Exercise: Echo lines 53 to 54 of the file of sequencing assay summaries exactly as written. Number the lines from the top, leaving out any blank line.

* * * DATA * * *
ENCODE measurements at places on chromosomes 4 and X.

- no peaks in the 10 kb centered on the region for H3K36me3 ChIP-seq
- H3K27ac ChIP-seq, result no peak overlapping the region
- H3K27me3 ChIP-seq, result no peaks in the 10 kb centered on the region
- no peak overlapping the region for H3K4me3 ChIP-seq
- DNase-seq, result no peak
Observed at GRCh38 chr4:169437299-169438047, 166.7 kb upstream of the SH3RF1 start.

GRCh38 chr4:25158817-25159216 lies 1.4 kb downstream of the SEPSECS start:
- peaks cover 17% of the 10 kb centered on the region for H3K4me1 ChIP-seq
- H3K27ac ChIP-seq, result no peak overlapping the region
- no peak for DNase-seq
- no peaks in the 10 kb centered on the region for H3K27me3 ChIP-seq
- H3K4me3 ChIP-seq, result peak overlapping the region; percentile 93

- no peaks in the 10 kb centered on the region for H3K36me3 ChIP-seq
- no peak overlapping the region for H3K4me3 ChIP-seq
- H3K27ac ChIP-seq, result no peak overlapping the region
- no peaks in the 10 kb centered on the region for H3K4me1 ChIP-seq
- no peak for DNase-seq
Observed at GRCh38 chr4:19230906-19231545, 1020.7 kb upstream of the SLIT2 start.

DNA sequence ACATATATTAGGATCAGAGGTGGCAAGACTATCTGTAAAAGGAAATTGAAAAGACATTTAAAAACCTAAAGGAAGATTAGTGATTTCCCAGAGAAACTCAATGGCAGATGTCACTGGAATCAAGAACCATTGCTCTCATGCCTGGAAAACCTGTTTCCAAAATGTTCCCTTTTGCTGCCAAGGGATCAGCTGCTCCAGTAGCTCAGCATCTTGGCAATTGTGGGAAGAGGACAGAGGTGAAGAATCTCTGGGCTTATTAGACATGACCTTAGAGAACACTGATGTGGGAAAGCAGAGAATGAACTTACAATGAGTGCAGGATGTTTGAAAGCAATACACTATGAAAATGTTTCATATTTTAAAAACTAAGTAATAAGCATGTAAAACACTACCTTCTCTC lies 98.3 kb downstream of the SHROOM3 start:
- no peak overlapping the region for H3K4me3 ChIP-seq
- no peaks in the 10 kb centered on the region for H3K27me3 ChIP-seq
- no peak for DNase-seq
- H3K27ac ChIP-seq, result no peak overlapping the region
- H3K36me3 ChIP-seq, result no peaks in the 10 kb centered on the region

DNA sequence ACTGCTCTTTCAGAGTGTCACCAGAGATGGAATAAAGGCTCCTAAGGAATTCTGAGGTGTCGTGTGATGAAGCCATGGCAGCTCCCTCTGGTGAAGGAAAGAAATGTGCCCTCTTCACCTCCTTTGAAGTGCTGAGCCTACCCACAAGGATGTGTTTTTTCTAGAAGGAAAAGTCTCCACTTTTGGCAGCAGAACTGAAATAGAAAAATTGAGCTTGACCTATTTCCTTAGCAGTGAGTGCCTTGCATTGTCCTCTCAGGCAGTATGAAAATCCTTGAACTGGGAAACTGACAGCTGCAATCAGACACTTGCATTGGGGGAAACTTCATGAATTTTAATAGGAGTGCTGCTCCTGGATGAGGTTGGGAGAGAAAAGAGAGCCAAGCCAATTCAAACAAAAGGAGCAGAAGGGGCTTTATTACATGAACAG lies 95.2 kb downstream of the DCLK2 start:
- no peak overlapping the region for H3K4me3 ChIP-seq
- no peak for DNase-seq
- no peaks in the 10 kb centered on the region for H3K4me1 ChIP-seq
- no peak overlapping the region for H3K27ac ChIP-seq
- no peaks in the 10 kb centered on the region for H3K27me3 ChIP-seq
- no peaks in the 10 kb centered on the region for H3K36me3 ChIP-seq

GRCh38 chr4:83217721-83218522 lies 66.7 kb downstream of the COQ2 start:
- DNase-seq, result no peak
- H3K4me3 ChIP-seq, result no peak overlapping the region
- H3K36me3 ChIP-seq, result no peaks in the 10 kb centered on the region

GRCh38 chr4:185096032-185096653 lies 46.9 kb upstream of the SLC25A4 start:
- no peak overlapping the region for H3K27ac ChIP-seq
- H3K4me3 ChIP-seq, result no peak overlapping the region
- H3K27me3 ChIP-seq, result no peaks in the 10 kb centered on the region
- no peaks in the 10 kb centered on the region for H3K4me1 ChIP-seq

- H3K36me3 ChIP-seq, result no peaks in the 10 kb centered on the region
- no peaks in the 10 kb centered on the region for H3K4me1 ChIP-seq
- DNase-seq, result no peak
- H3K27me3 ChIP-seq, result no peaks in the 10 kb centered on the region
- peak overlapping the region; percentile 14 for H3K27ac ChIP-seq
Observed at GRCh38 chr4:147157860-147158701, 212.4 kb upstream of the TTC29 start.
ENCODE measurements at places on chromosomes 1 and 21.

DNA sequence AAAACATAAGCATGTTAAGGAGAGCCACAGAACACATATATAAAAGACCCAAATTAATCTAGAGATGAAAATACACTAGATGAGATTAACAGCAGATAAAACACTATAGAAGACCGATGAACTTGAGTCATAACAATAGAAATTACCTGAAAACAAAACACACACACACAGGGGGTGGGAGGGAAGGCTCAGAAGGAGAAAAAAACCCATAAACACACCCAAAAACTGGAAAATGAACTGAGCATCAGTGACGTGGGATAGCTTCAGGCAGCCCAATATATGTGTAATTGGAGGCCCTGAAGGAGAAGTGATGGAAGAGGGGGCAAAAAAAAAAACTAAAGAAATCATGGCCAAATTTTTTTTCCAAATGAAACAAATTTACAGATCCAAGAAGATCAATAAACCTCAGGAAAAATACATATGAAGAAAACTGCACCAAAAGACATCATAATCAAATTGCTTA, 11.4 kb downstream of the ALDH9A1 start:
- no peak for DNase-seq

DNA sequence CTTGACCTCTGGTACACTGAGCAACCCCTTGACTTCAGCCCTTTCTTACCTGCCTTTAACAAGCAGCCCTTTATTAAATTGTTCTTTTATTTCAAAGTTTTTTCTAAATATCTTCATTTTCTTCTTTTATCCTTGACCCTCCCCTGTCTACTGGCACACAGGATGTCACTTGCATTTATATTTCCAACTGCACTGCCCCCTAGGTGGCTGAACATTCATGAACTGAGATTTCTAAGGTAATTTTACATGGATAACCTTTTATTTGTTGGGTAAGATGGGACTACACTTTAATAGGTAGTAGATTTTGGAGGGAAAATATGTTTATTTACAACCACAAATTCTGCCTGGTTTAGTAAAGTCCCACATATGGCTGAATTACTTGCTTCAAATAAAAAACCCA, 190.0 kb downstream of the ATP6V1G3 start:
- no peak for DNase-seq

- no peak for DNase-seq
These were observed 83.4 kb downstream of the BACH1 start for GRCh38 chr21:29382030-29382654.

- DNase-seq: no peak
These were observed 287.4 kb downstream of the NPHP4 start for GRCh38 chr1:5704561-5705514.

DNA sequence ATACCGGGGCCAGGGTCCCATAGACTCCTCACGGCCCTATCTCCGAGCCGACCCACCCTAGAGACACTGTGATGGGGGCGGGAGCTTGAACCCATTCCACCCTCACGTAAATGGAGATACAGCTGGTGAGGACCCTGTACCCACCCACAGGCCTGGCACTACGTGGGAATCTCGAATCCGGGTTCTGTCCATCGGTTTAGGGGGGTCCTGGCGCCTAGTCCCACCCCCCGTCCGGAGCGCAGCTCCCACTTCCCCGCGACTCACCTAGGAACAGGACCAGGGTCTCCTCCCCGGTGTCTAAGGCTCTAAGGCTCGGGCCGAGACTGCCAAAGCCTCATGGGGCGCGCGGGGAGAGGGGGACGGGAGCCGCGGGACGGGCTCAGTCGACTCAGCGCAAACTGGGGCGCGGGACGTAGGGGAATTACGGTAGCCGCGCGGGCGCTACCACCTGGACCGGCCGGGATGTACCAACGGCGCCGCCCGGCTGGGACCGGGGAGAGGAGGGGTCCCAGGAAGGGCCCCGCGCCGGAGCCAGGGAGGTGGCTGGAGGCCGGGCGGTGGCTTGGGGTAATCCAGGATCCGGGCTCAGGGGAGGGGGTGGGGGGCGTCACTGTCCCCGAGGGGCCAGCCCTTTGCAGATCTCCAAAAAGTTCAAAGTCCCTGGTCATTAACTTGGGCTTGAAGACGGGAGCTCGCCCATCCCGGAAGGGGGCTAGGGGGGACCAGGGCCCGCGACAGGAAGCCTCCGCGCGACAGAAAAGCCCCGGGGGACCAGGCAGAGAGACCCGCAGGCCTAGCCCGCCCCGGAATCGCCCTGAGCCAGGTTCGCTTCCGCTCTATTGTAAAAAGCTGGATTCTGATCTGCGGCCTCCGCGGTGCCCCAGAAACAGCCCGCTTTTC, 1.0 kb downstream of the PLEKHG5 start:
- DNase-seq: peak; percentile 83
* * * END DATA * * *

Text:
- no peak for DNase-seq
These were observed 83.4 kb downstream of the BACH1 start for GRCh38 chr21:29382030-29382654.